President Trump arrived in Helsinki on Sunday to meet with Russian President Vladimir Putin. (Associated Press)

President Trump[1] is citing FBI[2] agent Peter Strzok’s recent testimony to Congress to bolster his assertion that special counsel Robert Mueller[3]’s investigation is “rigged” and a “witch hunt” that is hurting the country, ahead of a Monday meeting with Russian President Vladimir Putin[4].

Mr. Trump[5] said U.S.-Russian relations are hampered by the “witch hunt” and “rigged situation” in the United States, and went on to attack Mr. Strzok as a “disgrace to our country.”

“So when I look at things like that and he led that investigation or whatever you call it, I would say that, yeah, I think it hurts our relationship with Russia[6],” the president said in an interview with CBS released Sunday. “I actually think it hurts our relationship with a lot of countries. I think it’s a disgrace what’s going on.”

Mr. Strzok, a key figure in the FBI[7]’s investigation into Hillary Clinton’s use of a private email server and who also was part of Mr. Mueller[8]’s team, answered questions from House lawmakers last week on whether anti-Trump[9] bias influenced federal investigators’ work.

In one text message sent in August 2016 to FBI[10] lawyer Lisa Page, with whom Mr. Strzok had an extramarital affair, Mr. Strzok said “we’ll stop it” when Ms. Page asked whether Mr. Trump[11] would become president.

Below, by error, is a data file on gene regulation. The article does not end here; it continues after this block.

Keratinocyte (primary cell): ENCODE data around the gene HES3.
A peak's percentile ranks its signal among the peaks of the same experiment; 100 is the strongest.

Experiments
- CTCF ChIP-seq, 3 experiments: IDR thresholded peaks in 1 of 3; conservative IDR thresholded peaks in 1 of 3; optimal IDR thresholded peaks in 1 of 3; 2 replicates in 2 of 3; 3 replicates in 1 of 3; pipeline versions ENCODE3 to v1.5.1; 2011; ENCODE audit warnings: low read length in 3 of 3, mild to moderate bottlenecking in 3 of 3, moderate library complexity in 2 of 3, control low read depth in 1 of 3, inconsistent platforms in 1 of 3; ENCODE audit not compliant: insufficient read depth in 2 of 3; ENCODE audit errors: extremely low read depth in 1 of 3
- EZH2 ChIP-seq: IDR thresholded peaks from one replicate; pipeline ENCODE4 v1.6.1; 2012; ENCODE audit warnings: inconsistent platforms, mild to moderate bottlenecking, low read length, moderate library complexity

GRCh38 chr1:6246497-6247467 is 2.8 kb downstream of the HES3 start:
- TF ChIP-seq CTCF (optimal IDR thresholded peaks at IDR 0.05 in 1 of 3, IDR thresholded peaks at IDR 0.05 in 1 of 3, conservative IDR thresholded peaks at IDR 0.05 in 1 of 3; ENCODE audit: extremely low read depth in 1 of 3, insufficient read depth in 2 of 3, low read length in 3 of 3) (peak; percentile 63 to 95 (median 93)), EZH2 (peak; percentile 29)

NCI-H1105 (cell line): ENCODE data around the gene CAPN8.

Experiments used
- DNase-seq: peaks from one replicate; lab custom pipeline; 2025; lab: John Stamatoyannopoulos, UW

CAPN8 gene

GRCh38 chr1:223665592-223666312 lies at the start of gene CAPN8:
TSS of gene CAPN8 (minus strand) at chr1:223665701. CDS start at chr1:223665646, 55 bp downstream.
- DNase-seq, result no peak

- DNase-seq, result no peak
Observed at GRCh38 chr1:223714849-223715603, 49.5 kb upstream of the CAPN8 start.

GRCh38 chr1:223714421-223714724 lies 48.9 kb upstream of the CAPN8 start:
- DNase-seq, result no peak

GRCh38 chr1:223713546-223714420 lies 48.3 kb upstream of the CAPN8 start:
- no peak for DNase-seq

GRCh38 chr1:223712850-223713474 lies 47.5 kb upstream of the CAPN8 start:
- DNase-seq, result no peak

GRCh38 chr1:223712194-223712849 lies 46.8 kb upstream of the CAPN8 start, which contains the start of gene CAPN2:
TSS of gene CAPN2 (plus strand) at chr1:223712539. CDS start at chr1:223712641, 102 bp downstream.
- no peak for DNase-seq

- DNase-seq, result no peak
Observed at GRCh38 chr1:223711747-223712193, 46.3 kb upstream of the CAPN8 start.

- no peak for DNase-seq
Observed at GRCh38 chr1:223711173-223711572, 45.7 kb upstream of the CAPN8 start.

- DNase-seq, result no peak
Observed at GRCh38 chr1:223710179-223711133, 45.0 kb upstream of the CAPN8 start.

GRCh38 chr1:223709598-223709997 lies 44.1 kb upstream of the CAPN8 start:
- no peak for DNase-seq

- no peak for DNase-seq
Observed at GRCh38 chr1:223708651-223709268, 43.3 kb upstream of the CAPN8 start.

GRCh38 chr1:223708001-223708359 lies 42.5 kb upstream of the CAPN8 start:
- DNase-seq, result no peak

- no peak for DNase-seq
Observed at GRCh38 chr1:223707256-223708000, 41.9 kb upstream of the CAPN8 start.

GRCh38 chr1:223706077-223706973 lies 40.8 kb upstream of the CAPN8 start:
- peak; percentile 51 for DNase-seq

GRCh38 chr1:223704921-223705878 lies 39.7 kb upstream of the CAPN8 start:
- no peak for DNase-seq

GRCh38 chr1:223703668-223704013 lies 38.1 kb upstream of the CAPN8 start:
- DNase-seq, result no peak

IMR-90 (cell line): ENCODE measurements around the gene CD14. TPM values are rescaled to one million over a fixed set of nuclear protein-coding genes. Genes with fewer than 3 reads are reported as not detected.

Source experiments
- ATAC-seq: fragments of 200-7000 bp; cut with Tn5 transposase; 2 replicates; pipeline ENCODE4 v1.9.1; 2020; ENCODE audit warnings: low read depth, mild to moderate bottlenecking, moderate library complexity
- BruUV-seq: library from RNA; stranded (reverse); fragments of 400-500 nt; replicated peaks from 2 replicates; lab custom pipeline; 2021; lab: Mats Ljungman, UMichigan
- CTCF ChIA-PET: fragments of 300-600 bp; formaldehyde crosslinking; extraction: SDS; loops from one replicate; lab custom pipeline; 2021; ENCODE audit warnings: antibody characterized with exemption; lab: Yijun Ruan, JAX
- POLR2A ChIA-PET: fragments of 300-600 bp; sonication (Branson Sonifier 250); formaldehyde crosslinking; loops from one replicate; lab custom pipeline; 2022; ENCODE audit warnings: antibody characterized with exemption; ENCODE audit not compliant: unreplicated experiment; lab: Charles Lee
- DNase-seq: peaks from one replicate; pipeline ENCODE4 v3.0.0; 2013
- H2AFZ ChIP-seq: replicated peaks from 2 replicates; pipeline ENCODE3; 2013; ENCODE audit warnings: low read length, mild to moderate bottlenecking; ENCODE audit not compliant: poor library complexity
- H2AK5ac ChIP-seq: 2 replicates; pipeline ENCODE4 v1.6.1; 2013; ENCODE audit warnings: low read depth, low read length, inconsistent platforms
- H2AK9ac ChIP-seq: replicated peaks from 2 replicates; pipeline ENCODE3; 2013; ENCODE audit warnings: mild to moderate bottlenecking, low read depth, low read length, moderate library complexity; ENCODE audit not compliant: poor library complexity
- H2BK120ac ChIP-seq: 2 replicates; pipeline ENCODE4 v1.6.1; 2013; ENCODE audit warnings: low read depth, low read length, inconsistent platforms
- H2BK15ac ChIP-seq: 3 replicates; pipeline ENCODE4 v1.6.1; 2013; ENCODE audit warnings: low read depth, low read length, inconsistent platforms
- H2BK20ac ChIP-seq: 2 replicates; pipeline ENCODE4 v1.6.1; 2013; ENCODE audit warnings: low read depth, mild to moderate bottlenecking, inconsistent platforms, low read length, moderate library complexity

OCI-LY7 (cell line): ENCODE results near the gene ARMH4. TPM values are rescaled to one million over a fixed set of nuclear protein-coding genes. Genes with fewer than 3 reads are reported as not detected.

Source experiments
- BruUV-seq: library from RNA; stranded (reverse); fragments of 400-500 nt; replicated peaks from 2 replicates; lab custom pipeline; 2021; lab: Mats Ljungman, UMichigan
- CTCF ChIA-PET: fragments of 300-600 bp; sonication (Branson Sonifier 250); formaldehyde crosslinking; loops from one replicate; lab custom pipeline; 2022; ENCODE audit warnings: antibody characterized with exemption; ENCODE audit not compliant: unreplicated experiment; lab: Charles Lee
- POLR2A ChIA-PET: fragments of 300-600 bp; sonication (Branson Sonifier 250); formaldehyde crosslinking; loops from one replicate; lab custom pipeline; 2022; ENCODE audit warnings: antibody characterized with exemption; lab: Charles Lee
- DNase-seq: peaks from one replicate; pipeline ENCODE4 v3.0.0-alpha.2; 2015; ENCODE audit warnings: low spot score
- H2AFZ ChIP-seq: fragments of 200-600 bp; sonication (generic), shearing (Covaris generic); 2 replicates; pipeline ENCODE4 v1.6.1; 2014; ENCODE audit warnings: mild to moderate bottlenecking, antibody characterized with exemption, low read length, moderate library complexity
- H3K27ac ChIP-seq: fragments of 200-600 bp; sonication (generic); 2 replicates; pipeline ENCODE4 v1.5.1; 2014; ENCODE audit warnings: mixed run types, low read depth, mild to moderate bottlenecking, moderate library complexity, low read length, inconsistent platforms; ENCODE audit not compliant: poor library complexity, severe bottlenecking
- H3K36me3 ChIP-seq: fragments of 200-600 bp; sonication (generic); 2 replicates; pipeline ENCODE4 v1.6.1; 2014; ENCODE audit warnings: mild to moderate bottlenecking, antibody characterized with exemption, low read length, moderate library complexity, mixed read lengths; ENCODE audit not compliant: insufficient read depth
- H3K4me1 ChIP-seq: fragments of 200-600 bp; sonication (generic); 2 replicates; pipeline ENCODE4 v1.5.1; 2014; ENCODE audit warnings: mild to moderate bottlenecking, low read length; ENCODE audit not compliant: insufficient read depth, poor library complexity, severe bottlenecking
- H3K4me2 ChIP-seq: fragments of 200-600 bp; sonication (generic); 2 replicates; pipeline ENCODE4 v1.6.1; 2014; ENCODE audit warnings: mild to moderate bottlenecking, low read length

Mr. Strzok said the text was taken out of context and was written late at night, and that he meant the American people wouldn’t elect Mr. Trump[12].

Mr. Trump[13] said he wasn’t buying it.

“He says, ‘Oh, I meant the American people.’ All of a sudden, you know, he came up with excuses,” the president said. “I guess given to a lawyer, but everybody laughed at it.”

House lawmakers also interviewed Ms. Page behind closed doors last week....

Rep. John Ratcliffe, Texas Republican, said he didn’t find Mr. Strzok to be a credible witness. He said Mr. Strzok sent texts that said he would protect the country from Mr. Trump[14] as he was looking into the Russian collusion question.“He talked about an insurance policy,” Mr. Ratcliffe said Sunday on Fox News. “That alone really raises reasonable doubt and real questions about the validity of any evidence that he collected in this investigation, which became the special counsel probe.”Ahead of the president’s meeting with Mr. Putin[15] in Helsinki, the Justice Department last week announced an indictment stemming from Mr. Mueller[16]’s investigation that accuses 12 Russian military officials of hacking Democratic officials’ emails in 2016 and trying to use them to interfere in the U.S. presidential election.Mr. Ratcliffe said a major takeaway from the indictment is that no collusion-related charges were tied to Americans potentially assisting the Russian scheme.“It really seems

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